The relationship between e-tail success and fulfilment As South African consumers become more comfortable buying retail goods online and amidst predictions that e-tail will scale new heights this year, the role of distribution is an aspect that will increasingly differentiate e-tailers and provide them with a competitive edge. “The secret of successful e-tailing is to get the order out quickly and delivered in perfect condition,” says Ryno Bekker, General Manager of On the Dot Contract Logistics. “The courier plays a significant role in providing a positive online shopping experience.” If online purchases are slow on delivery, customers could change their minds and cancel the order. “One of the cornerstones of On the Dot’s offer to our e-tail clients such as Spree, Mr Price, Mr Price Home, is that we’ll leverage our industry understanding and technology to ensure that their customers’ experience results in repeat business and positive word-of-mouth.” Ryno says that online customers are just as discerning as those visiting physical outlets. “E-tailers have to cater for all types of shoppers. You’ll find the ‘fine-planner’ who shops around online and might be willing to wait a few days for their delivery. Or, the last-minute shoppers who demand after-hours delivery during peak shopping seasons. Their expectation defines their experience.” One can understand why a distribution partner or courier would work very closely with the e-tailer. On the Dot believes that the perfect fulfilment experience is very much determined by stock availability and delivering the purchase as soon as possible after the client has clicked the ‘buy item’ button. What happens behind the “buy button” includes well-engineered processes, next-generation technology and performance-driven teams. “The accuracy and complexity of the order is typically determined before stock gets picked from the shelf. Then its packaging and preparing documentation,” explains Ryno. “You do need some . . .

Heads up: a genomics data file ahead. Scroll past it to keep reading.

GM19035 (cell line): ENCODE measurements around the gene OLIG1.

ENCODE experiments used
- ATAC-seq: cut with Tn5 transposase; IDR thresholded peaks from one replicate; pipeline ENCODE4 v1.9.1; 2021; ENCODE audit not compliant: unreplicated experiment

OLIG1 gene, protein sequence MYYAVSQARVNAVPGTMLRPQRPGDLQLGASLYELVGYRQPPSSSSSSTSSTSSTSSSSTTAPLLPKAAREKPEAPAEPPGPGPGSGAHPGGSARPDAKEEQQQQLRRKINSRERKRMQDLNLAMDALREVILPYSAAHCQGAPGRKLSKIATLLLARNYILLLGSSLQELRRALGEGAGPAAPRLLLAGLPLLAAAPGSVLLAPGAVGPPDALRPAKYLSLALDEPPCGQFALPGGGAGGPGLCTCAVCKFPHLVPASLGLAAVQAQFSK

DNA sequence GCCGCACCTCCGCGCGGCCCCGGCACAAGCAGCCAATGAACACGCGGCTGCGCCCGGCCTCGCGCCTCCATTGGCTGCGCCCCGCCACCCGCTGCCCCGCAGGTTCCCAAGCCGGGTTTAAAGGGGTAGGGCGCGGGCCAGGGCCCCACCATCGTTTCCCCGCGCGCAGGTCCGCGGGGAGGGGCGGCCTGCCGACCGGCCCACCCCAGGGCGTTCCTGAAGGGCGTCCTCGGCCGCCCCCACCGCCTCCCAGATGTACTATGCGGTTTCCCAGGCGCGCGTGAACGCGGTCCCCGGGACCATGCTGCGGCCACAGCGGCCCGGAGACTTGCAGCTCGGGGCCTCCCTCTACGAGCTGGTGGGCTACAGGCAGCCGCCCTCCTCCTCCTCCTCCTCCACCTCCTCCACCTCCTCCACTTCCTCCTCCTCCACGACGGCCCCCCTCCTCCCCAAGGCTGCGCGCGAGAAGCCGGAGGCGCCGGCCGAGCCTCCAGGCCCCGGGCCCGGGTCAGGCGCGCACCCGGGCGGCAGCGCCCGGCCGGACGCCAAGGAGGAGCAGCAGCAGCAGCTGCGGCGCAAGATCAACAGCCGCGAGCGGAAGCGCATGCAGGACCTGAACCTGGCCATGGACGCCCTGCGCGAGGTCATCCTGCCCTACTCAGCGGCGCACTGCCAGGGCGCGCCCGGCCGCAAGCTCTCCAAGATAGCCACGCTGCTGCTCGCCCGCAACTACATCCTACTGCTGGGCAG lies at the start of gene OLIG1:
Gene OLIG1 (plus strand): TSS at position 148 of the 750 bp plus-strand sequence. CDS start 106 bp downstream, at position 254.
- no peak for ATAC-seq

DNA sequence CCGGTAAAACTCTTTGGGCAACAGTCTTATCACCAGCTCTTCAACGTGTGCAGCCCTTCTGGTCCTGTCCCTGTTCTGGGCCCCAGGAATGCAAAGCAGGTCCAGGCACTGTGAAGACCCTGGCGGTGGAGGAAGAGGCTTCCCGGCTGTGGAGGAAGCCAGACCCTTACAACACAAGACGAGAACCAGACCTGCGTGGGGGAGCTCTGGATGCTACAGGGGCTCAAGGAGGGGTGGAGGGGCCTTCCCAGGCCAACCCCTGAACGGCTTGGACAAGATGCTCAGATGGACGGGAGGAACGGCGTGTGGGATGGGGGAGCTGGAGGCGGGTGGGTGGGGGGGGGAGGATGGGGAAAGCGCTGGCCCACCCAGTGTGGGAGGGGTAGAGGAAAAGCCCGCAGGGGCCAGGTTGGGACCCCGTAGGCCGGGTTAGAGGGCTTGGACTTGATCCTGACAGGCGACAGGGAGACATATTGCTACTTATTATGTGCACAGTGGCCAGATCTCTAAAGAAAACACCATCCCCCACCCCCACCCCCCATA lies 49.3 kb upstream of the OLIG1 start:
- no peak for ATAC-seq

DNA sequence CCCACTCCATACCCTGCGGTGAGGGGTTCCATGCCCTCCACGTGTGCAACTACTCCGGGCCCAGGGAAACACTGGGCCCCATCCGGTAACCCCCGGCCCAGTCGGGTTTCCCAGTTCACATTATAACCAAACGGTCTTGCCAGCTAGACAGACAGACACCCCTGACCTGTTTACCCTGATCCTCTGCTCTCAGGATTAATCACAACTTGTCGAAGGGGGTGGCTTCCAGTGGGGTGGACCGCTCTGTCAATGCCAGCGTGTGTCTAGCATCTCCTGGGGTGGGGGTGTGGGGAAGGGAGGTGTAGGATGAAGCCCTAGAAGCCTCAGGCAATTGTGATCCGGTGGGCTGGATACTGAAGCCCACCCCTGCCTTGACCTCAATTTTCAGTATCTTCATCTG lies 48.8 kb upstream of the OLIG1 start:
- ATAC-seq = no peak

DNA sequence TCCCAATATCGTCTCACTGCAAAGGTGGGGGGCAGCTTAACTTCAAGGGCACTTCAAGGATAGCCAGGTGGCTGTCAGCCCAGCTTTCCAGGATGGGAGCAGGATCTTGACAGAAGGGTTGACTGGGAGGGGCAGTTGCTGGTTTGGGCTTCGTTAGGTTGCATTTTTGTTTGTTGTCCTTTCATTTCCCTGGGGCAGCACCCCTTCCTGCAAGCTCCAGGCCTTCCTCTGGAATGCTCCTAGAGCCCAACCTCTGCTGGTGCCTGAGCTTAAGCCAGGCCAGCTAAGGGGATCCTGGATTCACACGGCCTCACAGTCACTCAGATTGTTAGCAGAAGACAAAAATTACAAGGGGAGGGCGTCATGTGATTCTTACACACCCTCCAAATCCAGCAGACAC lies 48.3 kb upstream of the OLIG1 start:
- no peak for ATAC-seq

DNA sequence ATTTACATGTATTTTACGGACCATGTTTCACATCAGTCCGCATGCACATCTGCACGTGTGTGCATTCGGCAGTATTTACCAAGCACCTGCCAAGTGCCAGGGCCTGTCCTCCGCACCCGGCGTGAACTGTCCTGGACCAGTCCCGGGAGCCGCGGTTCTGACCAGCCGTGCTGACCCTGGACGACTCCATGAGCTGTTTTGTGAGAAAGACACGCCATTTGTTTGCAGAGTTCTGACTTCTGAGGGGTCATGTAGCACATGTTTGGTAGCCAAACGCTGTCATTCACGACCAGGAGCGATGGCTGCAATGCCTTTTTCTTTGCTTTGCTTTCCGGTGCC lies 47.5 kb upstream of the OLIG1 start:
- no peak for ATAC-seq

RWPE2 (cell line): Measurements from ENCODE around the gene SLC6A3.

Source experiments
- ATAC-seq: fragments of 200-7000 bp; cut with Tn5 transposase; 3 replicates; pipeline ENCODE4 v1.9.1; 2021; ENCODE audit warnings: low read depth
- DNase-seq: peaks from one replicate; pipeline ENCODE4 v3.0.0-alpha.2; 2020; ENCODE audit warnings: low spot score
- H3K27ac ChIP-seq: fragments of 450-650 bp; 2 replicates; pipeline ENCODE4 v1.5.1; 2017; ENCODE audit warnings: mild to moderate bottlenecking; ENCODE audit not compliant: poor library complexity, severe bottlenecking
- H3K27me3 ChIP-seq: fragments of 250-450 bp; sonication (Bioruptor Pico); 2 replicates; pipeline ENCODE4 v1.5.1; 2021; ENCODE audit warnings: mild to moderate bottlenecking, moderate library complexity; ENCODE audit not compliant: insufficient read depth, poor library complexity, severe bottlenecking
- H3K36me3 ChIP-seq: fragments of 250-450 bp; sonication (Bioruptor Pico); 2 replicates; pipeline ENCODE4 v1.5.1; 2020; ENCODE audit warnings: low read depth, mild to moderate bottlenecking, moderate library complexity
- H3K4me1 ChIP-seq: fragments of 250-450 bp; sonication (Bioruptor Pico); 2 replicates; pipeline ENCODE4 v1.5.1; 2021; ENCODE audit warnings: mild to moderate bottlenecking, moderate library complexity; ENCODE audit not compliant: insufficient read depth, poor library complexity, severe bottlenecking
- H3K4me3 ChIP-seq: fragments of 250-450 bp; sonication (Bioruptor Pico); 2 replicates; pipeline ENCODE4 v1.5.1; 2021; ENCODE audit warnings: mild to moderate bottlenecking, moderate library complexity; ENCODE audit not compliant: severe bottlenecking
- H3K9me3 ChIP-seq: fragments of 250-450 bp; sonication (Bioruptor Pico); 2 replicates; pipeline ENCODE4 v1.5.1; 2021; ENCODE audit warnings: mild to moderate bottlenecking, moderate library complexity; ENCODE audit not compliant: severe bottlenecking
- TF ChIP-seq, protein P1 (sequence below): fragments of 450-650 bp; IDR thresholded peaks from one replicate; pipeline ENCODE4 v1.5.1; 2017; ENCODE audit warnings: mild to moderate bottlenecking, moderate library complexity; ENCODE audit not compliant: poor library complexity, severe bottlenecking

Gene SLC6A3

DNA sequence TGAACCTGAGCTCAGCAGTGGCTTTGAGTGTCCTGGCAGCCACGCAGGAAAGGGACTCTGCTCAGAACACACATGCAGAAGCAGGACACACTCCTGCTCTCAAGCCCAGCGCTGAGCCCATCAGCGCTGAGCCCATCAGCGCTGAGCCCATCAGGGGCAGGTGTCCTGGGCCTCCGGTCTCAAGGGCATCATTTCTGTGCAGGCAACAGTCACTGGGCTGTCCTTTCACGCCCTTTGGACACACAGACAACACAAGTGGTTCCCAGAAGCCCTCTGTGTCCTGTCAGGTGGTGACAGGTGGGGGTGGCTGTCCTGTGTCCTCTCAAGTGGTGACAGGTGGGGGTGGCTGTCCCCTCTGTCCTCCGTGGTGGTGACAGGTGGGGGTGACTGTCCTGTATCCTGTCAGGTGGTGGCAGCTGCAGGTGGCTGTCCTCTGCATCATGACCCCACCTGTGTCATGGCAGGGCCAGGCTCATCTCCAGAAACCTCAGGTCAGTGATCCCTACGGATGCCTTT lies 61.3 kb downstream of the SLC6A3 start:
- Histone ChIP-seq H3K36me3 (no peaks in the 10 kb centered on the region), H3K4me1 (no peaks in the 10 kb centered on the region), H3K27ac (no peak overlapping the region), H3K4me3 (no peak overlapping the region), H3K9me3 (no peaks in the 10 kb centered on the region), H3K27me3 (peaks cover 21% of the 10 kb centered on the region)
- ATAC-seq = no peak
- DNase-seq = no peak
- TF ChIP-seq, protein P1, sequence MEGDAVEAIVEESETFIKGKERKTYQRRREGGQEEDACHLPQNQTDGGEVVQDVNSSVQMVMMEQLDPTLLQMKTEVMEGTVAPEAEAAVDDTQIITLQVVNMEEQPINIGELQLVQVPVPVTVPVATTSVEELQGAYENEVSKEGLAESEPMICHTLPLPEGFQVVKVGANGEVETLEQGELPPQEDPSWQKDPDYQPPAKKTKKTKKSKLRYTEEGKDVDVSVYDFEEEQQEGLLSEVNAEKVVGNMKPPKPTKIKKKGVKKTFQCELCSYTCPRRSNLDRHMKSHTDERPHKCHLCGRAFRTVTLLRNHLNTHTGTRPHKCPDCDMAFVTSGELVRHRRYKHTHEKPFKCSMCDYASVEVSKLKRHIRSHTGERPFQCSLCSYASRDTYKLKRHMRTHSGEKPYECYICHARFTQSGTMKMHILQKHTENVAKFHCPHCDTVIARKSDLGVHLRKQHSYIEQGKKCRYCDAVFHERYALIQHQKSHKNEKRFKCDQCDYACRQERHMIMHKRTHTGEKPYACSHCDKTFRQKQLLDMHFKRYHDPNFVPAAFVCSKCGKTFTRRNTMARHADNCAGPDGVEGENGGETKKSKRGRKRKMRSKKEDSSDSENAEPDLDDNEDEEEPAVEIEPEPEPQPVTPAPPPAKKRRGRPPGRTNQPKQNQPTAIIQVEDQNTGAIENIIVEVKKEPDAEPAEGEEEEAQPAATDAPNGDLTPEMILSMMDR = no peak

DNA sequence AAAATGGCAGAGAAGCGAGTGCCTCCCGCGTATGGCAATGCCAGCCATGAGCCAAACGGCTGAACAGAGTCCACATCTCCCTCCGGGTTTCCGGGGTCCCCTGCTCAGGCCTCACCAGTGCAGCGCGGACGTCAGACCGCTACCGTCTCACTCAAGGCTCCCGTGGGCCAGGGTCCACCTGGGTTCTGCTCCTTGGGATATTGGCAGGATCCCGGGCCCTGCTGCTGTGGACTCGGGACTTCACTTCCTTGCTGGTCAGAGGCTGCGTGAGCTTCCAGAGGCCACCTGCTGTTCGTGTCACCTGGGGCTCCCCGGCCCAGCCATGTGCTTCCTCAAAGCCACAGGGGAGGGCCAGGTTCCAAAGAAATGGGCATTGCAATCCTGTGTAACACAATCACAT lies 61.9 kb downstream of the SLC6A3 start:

A reader has asked the Property Poser experts to assist with a matter involving an uncooperative managing agent who was appointed by the trustees to oversee the sectional title complex in which she resides. The resident explains that the complex is riddled with issues that seem to be the result of poor maintenance, inadequate waterproofing and poor drainage. As a result, carports are rusting, brick paving is bulging, buildings are cracking and roofs are leaking. The exasperated reader now wishes to correspond with the trustees of the complex and the other owners to notify them of the poor financial management by the trustees. To this end, she asked the managing agent for their contact details. The managing agent has provided her with names and the unit numbers of the persons involved but refuses to provide any further information. Although the trustees' meetings would be the place to raise such issues, the reader appears to want to take a different approach and correspond in writing with those concerned, says Schalk van der Merwe from Rawson Properties in Somerset West, Cape Town. "She has done some research of her own regarding her legal rights and discovered that the Sectional Titles Act provides for the managing agent to furnish the names and addresses of the trustees and owners in a scheme." Van der Merwe says the reader also mentions that the Promotion of Access to Information Act could be utilised to access the information she requires. "It would appear that the managing agent has complied, in a technical sense, with his duty to supply the names and addresses." His refusal to supply e-mail and postal addresses is not a transgression of the Sectional Titles Act, says Van der Merwe. "The Promotion of Access to Information Act sets out several principles and methods that apply to the manner in which one can set about gathering information." In utilising this legislation, the reader could approach the managing agent and request . . .